History of the Coolspring Power Museum
The museum's origin goes back to the early 1950s and the efforts of two collectors: John Wilcox and Paul Harvey. As their collections grew, significant pieces were gathered in a series of buildings in Coolspring, Pennsylvania. Through the years, and with the help and encouragement of many other individuals, this became the Coolspring Power Museum. The museum was formally chartered in June 1985 as a registered, tax exempt, non-profit, corporation. During the years since the founding, membership has grown steadily. So have the collections housed at Coolspring. Many other engine enthusiasts have placed significant pieces at Coolspring for display. The grounds, as well as semi-annual shows, have expanded with visitors from Maine to California, as well as from Canada and England.
The Coolspring Collection of historic internal combustion stationary gas engines is the largest, mechanically most interesting, and historically significant in the entire country.
At this time, the museum is housed in more than 20 buildings that, besides its own large collection, contain many pieces placed there on loan. Total inventory is about 250 engines with a significant number permanently mounted and operational. The museum acquires most of its collection by gift, however a substantial part of its operating budget has been spent on moving and other acquisition costs.
The History and Heritage Program of ASME International
The History and Heritage Landmarks Program of ASME International (the American Society of Mechanical Engineers) began in 1971. To implement and achieve its goals, ASME formed a History and Heritage Committee initially composed of mechanical engineers, historians of technology and the curator (now emeritus) of mechanical engineering at the Smithsonian Institution, Washington, DC. The History and Heritage Committee provides a public service by examining, noting, recording and acknowledging mechanical engineering achievements of particular significance. This committee is part of ASME's Council on Public Affairs and Board of Public Information. For further information, please contact Public Information at ASME International, Three Park Avenue, New York, NY 10016-5990, or telephone 212-591-7740.
Coolspring Power Museum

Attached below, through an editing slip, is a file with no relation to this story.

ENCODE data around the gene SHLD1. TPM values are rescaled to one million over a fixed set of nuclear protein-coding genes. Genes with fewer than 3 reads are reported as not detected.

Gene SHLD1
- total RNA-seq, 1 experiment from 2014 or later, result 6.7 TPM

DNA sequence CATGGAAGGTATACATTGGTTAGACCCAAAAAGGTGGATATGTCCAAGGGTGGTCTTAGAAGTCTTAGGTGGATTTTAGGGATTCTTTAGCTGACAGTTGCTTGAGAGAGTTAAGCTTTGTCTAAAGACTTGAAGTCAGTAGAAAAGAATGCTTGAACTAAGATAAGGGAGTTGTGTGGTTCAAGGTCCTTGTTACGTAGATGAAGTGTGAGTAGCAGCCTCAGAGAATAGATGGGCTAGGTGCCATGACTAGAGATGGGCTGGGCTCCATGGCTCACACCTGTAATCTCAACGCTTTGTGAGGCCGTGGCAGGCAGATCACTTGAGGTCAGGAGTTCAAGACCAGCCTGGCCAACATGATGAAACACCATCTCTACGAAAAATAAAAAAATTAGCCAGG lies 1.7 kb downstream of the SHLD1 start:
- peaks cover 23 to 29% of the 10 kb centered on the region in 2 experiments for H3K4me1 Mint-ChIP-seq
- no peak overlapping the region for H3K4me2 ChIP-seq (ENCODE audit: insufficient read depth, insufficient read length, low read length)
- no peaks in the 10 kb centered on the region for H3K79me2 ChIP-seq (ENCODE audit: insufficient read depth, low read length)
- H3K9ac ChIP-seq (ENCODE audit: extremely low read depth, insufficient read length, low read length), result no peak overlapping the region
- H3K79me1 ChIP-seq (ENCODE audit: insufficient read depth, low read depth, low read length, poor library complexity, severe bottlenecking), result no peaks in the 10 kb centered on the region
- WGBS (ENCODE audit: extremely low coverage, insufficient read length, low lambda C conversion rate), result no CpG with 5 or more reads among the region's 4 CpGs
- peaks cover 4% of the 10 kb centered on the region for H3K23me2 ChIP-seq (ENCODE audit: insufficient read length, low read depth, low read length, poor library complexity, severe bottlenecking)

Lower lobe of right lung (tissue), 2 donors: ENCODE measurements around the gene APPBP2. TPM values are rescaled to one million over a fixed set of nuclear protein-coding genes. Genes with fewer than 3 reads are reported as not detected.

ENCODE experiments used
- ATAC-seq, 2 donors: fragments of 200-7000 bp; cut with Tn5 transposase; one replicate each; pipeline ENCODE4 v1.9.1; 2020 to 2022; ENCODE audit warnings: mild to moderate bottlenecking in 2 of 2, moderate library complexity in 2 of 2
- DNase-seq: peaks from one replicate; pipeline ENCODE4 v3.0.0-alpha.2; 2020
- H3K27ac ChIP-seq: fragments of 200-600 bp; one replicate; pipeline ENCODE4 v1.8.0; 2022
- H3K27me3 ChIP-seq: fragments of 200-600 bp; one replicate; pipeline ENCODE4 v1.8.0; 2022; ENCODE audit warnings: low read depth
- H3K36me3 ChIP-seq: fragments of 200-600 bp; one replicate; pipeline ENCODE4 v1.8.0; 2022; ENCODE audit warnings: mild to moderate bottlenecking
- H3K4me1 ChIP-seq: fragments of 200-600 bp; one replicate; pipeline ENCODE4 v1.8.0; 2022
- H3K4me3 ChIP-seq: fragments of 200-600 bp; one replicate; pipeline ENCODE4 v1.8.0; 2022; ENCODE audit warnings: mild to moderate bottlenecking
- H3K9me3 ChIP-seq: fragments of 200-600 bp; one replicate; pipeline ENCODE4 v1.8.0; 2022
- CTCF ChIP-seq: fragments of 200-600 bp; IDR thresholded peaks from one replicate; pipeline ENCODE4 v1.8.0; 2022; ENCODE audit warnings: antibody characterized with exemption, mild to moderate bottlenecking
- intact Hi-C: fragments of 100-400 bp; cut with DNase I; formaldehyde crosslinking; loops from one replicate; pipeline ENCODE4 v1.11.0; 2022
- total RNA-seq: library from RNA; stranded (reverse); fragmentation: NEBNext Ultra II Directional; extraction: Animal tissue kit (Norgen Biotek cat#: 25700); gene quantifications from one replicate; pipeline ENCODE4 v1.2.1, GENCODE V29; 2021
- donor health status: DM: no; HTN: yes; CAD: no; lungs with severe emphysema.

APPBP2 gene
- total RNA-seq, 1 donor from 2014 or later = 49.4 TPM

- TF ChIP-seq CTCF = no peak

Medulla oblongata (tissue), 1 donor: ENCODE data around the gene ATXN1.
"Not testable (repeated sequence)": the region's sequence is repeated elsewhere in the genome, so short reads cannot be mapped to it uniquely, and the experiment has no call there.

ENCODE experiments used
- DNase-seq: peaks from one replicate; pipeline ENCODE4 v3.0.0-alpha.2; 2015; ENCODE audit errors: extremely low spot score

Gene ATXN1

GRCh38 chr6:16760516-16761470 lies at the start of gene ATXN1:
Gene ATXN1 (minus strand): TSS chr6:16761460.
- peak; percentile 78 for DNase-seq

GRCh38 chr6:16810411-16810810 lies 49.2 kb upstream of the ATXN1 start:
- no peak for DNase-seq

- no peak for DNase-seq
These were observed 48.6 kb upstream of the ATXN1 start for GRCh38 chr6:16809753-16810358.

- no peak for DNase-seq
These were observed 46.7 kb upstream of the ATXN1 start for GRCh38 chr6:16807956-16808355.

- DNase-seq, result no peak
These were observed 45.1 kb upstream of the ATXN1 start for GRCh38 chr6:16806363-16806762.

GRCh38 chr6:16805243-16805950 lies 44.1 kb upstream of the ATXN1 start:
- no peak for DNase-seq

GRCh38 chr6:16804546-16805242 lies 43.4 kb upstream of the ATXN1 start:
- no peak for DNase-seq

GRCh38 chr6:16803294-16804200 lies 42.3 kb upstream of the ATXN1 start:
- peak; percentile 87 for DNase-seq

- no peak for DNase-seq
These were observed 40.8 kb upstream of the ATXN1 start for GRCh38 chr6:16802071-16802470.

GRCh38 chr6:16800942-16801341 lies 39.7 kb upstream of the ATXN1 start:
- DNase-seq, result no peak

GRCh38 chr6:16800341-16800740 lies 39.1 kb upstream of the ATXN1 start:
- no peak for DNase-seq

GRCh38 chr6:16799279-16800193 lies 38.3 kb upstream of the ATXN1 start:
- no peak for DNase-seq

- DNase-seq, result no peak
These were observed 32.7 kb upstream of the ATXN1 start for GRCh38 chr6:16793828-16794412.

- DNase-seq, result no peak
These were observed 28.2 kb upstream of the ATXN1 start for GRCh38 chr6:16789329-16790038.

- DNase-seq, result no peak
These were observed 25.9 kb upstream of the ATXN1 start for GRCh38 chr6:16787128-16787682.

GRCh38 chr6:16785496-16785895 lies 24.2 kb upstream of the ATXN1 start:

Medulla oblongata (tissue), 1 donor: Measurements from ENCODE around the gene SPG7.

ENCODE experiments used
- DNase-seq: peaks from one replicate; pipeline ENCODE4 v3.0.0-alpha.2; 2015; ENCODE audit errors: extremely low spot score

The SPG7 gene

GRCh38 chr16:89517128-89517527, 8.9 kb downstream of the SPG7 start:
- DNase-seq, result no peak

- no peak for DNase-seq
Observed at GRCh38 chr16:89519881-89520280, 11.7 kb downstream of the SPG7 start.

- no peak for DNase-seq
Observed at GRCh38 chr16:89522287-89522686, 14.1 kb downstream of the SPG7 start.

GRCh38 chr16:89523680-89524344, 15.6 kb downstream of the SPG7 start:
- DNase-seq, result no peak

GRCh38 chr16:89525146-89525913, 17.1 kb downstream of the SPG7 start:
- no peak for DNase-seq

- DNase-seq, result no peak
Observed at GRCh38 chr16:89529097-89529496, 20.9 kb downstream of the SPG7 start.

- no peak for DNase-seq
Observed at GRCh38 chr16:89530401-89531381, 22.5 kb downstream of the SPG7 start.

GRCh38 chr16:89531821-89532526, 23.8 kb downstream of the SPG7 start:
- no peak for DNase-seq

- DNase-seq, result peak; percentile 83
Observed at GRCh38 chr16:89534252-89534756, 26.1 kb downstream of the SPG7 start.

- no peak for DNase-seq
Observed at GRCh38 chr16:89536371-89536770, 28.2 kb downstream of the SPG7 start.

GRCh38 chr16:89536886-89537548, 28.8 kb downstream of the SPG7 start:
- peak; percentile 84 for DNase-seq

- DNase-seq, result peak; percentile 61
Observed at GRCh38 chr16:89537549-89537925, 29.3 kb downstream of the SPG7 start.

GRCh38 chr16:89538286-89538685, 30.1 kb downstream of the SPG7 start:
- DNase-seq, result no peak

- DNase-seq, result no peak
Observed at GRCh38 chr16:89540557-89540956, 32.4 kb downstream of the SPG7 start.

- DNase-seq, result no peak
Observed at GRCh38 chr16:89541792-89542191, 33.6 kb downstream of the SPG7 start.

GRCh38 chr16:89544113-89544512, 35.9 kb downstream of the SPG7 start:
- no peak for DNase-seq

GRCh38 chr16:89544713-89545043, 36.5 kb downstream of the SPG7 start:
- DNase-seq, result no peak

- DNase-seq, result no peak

Mechanical Engineering Heritage Collection Designation
Since the ASME began its History and Heritage Program in 1971, it has designated over 250 artifacts, collections, and places as historic mechanical engineering landmarks, heritage collections and heritage sites. Each represents a progressive step in the evolution of mechanical engineering and its significance to society in general. Site designations note an event of development of clear historic importance to mechanical engineers. Collections mark the contributions of a number of objects with special significance to the historical development of mechanical engineering.
The Landmarks Program illuminates our technological heritage and encourages the preservation of the physical remains of historically important works. It provides an annotated roster for engineers, students, educators, historians and travelers. It helps establish persistent reminders of where we have been and where we are going along divergent paths of discovery.
The 125,000-member ASME International is a worldwide engineering society focused on technical, educational and research issues. ASME conducts one of the world's largest publishing operations, holds some 30 technical conferences and 200 professional development courses each year, and sets many industrial and manufacturing standards.
In 2001, the ASME designated the Coolspring Power Museum as a Mechanical Engineering Heritage Collection. The dedication ceremony for the museum took place on June 16, 2001. Representatives of the ASME presented Coolspring Power Museum with a plaque recognizing the significance of the museum's collection.
The plaque below is proudly displayed on a vintage light standard in front of the Susong Building at Coolspring Power Museum.
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